Address by Prime Minister Junichiro Koizumi
At Dinner for International Conference on "The Future of Asia"
Organized by the Nihon Keizai Shimbun

3 June 2004

Distinguished leaders of ASEAN countries,
Honored guests,
Ladies and gentlemen,

It gives me a great pleasure to be able, once again, to attend this dinner for the International Conference -- "The Future of Asia". This is the fourth time I have participated in this event, and I strongly feel that, since my first attendance, the relationship between Japan and Asia, as well as regional cooperation in Asia, has developed tremendously.

The ASEAN-Japan Commemorative Summit held in Tokyo last December was a historic event, in which the special ties cultivated between Japan and ASEAN over many years were reconfirmed, and new directions in Japan-ASEAN relations in wide-ranging fields were announced. Based steadily on the results of this Summit, including Japan's commitment to enhance support for the development of the Mekong Region, as well as human resources development, Japan is determined to further develop its friendly and cooperative relationship with ASEAN in the future.

In this region, various kinds of regional cooperation are rapidly being developed and expanded, with the involvement not only of Japan and ASEAN, but also of China, Republic of Korea (ROK), Australia, New Zealand and India. Economic Partnership Agreements, in particular, will solidify the foundation for future regional cooperation. At present, Japan is holding bilateral negotiations with ROK, Thailand, Malaysia, and the Philippines. Furthermore, Japan is also continuing consultations with ASEAN as a whole, and intends to contribute to the formation of economic partnership networks in this region. Efforts to increase the actual amount of trade and investment based on this strengthened economic partnership, are also important. We will further strive to make Japan an attractive market for foreign enterprises.

In the field of finance, a network of bilateral currency swap arrangements is being formed to prevent the recurrence of currency or financial crisis. This network has reached the scale of 36.5 billion U.S. dollars to date. Of this amount, Japan has contributed 16 billion U.S. dollars. As seen in the holding of the first Ministerial Meeting on Transnational Crimes in Bangkok in January this year, regional cooperation on terrorism, human trafficking and smuggling of people, and piracy is progressing at a rapid pace.

Exchanges of culture and people are also gaining strength. Last year, which was designated the "ASEAN-Japan Exchange Year 2003," cooperative relations began to flourish among young artists in Asia. Japan and ROK have decided to seek more active exchanges of culture and people in the year 2005-designated the "Japanese-ROK Friendship Year." Japan is addressing the promotion of tourism, with a view to increasing annual visits from overseas guests to 10 million by 2010. Based on such efforts, yearly visits between Japan and China have reached about 3.5 million and those between Japan and ROK have amounted to over 3.7 million. Among these people are many Korean tourists visiting Japan to enjoy golfing and bathing in hot springs. The number of Japanese travelers to Vietnam, meanwhile, has increased by about 80 percent over the previous year because Vietnam recently exempted Japanese tourists and business visitors from entry-visa requirements.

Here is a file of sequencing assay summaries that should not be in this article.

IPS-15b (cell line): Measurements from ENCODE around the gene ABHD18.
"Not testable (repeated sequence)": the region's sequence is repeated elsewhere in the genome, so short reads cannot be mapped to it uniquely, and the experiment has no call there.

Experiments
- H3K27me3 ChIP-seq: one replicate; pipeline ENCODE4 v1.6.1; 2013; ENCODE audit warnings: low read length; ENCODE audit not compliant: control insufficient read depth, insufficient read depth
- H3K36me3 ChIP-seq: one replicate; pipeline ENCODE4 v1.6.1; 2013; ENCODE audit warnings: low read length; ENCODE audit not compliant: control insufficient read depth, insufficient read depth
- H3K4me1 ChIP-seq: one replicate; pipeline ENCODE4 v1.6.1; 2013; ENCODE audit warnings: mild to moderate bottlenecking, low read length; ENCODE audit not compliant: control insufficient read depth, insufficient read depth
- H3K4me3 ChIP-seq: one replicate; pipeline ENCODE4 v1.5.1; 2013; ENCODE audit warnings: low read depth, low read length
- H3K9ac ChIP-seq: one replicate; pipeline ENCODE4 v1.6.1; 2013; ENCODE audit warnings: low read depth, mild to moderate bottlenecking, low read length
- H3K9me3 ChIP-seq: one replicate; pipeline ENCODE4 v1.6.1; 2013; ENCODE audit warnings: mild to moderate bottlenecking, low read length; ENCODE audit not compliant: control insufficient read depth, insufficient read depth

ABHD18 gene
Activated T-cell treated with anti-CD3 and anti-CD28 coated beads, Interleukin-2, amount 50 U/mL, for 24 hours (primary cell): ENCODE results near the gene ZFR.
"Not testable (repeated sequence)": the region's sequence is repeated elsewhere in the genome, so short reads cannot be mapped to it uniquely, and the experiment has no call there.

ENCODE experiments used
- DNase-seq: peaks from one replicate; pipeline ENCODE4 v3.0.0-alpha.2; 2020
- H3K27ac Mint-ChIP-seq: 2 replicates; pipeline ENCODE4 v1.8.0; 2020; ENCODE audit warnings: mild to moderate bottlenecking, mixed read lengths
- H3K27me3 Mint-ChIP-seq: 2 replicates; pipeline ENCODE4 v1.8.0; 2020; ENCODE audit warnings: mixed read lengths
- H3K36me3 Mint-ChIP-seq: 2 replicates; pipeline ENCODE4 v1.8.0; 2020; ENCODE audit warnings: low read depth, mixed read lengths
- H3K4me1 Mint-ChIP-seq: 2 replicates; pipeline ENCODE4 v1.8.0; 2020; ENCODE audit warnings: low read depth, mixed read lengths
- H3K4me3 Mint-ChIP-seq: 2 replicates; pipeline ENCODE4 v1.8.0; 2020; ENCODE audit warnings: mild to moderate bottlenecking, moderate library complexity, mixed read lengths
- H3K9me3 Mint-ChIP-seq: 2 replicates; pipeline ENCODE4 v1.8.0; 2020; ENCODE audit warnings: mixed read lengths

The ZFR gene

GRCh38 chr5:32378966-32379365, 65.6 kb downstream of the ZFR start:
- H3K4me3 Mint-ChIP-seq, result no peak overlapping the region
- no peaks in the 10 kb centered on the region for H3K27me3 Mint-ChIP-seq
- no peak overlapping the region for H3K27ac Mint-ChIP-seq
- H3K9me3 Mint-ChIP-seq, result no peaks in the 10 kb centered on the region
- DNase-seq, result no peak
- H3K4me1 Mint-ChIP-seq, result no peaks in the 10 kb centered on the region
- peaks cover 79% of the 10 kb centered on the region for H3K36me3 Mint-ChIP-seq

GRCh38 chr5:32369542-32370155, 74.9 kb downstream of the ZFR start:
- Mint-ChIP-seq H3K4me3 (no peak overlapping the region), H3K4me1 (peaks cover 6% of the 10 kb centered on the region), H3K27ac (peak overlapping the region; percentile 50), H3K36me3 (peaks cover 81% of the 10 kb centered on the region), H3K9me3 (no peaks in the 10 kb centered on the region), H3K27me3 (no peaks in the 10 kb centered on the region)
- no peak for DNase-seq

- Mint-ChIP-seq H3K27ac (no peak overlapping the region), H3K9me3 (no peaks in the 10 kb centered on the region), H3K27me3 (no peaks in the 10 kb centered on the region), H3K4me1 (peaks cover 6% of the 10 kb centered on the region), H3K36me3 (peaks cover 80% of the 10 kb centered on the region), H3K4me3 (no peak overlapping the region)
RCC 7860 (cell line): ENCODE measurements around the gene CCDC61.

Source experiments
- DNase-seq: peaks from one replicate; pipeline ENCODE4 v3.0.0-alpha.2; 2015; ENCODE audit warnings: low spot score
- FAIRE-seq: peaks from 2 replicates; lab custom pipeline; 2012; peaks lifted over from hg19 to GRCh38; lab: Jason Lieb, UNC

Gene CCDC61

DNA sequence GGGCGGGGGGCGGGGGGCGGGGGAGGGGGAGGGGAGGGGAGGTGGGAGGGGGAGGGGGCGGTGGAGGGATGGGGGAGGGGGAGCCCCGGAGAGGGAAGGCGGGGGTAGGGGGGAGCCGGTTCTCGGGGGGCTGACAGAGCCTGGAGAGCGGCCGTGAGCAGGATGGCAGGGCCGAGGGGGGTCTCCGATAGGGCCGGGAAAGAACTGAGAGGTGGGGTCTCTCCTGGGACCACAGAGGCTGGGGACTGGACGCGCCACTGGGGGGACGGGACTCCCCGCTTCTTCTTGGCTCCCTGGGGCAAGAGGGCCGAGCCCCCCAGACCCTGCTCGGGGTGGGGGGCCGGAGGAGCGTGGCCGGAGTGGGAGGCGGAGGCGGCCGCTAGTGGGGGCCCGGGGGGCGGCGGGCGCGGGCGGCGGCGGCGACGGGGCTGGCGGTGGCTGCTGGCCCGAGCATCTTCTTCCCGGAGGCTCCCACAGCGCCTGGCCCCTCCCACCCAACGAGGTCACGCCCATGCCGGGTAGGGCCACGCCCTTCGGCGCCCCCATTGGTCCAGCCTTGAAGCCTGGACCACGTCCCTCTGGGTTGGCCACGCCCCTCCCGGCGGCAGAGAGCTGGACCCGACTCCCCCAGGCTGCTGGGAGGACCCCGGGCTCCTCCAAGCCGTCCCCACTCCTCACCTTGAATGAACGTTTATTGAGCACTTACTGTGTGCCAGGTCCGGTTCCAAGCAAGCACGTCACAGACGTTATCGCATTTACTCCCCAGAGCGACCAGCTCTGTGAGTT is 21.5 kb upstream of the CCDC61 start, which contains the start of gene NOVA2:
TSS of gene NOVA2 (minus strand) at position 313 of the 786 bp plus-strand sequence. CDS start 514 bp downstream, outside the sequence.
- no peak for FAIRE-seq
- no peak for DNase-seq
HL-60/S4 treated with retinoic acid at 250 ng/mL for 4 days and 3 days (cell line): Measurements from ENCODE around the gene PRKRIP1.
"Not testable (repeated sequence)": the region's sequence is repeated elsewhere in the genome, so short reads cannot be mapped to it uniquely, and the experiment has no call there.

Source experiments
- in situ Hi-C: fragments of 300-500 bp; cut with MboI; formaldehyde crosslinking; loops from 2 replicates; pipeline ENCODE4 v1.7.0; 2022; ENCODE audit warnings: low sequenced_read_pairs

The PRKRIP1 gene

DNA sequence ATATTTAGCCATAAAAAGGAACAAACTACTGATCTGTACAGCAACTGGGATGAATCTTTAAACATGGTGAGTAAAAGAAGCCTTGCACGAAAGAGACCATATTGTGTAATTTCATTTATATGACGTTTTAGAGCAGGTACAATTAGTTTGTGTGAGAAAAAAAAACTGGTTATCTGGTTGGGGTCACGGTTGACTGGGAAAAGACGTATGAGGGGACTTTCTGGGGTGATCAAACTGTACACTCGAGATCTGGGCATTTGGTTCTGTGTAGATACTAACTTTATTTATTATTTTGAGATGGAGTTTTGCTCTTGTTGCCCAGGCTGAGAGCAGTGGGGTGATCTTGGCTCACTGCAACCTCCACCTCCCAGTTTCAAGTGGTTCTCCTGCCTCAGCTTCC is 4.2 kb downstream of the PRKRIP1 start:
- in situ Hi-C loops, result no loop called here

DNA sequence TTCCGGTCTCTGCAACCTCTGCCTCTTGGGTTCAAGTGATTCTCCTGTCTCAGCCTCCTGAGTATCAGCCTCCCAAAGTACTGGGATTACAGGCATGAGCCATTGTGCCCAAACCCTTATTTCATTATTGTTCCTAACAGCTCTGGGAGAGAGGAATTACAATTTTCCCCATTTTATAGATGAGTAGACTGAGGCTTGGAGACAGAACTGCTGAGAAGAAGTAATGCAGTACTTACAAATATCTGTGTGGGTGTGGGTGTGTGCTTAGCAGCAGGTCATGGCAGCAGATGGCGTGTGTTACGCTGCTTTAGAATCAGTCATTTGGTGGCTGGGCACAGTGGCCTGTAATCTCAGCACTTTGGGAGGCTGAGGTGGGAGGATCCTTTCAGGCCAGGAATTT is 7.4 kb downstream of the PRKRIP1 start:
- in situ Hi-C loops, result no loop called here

Against the background of such developments and deepening of exchanges in extensive areas, discussion on an "East Asian community" has recently been activated. I myself called for the building of "a community that acts together and advances together" in an address in Singapore in 2002. In the Tokyo Declaration, issued on the occasion of the ASEAN-Japan Commemorative Summit of December last year, I confirmed jointly with the leaders of the ASEAN countries our aim of seeking "to build an East Asian community." It is important that an East Asian community be transparent and open to the outside. While universal rules and principles should be respected, Asian traditions and values should also be lovingly maintained. Efforts to build a community have just begun, but Japan intends to play an active role in such areas as the work of envisioning the future community and the promotion of functional cooperation, in cooperation with the leaders attending this conference.

Recently, I myself have become keenly aware of this increased sense of unity of the entire Asian region. Last year, NHK's singing contest was held in Singapore, and a female Singaporean university student, who was studying Japan, sang a song by MISIA, a Japanese singer, and won the championship. Mr. Bae Yong Joon, a Korean actor, who played the leading role in "Winter Sonata," a Korean drama, is hugely popular among Japanese women who refer to him as "Dear Mr. Yong." While cherishing such a sense of closeness in Asia, as well as the attractiveness of the region, I would like to strive hereafter to build a "community that acts together and advances together," based on the harmony and sympathy resulting from this sense of closeness.

Thank you for your kind attention.

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